In science, and especially in physics and telecommunication, noise is fluctuations in and the addition of external factors to the stream of target information (signal) being received at a detector. In communications, it may be deliberate as for instance jamming of a radio or TV signal, but in most cases it is assumed to be merely undesired interference with intended operations. Natural and deliberate noise sources can provide both or either of random interference or patterned interference. Only the latter can be cancelled effectively in analog systems; however, digital systems are usually constructed in such a way that their quantized signals can be reconstructed perfectly, as long as the noise level remains below a defined maximum, which varies from application to application.
More specifically, in physics, the term noise has the following meanings:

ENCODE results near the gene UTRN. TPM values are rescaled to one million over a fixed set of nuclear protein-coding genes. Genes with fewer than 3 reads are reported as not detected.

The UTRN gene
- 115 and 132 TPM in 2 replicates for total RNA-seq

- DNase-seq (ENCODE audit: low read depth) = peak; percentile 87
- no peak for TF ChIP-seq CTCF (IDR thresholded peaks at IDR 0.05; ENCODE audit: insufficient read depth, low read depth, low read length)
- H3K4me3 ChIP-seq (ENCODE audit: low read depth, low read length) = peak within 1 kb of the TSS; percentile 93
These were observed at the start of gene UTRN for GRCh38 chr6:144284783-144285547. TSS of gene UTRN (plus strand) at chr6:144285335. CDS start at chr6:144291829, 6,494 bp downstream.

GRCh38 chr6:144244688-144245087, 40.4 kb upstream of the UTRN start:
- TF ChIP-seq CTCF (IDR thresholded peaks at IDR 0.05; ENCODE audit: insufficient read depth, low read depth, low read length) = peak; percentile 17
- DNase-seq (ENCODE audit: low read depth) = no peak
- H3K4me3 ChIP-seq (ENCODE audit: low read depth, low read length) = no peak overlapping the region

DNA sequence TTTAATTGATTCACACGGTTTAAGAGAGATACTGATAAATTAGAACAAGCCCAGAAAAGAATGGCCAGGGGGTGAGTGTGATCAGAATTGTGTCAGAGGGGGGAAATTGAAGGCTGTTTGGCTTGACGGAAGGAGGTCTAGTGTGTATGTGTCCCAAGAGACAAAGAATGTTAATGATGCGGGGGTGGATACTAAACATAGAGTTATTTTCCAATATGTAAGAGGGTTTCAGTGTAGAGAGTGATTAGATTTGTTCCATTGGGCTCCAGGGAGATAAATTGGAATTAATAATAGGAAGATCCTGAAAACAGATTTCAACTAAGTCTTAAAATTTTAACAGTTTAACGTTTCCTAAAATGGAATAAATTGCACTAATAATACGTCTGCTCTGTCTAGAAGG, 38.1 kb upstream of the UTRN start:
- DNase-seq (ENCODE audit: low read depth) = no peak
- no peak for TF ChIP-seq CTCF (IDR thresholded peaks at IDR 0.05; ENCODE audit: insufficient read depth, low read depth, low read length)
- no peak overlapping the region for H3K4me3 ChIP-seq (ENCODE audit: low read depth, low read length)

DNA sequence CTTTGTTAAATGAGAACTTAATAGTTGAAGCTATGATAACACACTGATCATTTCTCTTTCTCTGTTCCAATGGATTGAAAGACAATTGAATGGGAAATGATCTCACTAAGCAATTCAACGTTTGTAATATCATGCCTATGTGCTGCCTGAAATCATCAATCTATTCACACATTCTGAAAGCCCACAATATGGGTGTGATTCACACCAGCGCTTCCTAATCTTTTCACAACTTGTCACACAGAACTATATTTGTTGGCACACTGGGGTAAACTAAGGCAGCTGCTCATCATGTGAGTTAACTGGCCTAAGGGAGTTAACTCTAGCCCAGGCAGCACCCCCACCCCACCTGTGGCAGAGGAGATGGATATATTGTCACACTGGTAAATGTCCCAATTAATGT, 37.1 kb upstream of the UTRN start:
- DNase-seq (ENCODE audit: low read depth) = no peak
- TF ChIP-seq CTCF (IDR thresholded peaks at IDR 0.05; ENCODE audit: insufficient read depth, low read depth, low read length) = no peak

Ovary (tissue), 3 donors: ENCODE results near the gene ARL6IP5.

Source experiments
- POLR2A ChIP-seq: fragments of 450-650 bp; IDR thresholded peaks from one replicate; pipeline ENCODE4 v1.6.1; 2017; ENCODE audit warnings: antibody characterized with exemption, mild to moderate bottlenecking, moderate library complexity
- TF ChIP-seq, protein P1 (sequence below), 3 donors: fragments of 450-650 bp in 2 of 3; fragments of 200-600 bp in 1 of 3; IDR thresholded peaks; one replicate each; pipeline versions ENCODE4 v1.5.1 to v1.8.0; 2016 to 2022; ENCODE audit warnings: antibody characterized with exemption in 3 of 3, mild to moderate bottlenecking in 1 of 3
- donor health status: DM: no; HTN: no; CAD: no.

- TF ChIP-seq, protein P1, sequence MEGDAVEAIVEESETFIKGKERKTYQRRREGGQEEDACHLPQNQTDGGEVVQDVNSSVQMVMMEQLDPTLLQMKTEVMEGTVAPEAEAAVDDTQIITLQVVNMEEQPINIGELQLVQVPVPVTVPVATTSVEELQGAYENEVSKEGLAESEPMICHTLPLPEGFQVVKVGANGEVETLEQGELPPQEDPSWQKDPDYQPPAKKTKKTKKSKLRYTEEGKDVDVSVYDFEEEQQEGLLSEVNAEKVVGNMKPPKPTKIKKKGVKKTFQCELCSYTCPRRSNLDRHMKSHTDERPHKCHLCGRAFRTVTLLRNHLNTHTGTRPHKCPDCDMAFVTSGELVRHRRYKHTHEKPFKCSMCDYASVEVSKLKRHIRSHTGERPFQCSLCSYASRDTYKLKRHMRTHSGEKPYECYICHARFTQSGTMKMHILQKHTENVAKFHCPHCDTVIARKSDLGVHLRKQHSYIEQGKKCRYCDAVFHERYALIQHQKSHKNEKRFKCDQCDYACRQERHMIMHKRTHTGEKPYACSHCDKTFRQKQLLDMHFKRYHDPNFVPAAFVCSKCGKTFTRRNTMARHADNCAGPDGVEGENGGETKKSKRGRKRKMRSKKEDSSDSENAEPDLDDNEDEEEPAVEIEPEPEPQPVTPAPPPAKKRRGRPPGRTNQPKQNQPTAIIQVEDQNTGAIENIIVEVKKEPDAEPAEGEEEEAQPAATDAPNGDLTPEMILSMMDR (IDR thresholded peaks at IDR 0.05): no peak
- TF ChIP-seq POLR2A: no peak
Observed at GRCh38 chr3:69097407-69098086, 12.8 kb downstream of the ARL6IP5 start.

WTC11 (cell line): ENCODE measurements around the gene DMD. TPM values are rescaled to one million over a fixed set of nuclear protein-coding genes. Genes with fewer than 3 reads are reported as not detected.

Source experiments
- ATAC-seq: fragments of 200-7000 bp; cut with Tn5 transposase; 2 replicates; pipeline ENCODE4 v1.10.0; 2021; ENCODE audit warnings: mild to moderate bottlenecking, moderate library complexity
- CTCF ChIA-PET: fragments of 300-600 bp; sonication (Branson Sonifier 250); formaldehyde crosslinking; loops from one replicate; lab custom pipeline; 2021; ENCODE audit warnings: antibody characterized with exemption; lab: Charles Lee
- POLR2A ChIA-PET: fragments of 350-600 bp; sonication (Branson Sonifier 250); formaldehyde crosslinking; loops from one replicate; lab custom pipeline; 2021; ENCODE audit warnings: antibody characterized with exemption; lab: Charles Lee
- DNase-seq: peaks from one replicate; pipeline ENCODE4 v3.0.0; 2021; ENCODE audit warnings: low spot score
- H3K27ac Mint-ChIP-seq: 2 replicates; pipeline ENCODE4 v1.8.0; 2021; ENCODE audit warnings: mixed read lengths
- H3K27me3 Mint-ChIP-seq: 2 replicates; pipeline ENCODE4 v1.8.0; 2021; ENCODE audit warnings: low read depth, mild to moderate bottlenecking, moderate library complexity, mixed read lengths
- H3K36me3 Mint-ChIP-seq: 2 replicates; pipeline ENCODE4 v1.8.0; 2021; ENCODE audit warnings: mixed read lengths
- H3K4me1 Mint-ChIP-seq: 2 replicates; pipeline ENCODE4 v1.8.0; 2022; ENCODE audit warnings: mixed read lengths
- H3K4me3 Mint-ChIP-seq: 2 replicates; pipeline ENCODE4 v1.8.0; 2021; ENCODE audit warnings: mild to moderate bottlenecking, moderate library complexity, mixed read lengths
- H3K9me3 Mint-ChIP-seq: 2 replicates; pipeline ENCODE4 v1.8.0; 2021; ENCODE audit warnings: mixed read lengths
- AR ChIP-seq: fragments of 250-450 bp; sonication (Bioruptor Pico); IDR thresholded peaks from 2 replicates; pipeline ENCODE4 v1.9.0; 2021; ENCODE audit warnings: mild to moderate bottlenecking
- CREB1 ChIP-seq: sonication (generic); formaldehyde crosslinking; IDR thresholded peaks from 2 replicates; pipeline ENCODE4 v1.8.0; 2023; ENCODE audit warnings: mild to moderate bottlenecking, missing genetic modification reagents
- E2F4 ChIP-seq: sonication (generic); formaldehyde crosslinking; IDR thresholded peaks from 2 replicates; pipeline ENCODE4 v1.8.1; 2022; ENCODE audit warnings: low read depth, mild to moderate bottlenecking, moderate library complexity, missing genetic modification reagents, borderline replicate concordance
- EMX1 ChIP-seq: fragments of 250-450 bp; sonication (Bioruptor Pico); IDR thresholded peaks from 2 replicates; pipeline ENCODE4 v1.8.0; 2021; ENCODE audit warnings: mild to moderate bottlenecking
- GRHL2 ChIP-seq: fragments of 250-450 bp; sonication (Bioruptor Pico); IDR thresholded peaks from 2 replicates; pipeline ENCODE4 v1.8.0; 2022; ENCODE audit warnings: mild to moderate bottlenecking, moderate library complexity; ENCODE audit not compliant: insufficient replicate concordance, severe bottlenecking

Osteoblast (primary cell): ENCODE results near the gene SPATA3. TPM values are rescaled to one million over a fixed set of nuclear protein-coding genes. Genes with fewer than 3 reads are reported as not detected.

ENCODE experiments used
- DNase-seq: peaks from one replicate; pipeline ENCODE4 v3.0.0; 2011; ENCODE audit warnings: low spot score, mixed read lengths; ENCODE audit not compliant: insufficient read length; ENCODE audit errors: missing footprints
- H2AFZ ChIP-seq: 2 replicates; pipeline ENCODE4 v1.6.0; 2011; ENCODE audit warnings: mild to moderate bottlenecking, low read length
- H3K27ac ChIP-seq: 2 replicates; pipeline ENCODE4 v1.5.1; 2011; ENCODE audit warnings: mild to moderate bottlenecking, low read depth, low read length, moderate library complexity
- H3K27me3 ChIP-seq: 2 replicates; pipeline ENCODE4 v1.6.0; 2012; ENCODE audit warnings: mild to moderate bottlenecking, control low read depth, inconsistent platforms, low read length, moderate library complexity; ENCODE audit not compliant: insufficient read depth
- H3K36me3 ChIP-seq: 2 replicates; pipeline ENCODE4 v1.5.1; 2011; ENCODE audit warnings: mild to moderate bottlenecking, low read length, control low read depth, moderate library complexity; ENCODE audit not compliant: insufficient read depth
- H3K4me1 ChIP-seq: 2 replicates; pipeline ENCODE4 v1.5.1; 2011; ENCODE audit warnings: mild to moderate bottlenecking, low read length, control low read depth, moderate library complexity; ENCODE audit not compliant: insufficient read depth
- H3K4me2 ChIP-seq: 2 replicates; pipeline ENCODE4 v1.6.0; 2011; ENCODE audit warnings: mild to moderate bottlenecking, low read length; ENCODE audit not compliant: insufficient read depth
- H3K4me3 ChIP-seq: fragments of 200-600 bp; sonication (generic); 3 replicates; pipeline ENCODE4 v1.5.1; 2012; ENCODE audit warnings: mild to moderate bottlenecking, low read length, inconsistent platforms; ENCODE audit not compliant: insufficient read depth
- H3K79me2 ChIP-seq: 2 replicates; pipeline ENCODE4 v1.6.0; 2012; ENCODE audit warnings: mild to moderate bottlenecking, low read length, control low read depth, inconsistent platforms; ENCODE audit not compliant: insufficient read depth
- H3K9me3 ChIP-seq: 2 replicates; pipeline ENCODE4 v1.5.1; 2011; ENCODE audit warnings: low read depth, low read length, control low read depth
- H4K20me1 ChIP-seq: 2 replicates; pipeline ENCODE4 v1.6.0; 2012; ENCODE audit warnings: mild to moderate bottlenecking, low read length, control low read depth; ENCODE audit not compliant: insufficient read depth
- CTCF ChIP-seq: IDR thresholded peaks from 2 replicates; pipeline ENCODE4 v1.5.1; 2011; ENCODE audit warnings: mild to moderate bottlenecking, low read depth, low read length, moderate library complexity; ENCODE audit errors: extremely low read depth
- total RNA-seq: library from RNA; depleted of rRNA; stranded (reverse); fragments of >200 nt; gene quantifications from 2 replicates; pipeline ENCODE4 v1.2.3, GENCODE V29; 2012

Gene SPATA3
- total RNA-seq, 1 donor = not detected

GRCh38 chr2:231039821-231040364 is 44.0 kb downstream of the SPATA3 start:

Noise and what can be done about it has long been studied. Claude Shannon established information theory and in so doing clarified the essential nature of noise and the limits it places on the operation of electronic equipment.
In some cases a little noise may be considered advantageous, allowing a dithered representation of signals below the minimum strength, or between two quantization levels. This is especially true for signals intended for human appreciation, since the brain seems to expect signals to contain a degree of noise. See, for example , or the phenomenon of stochastic resonance, where small amount of noise improves the detection of signals in non-linear sensors.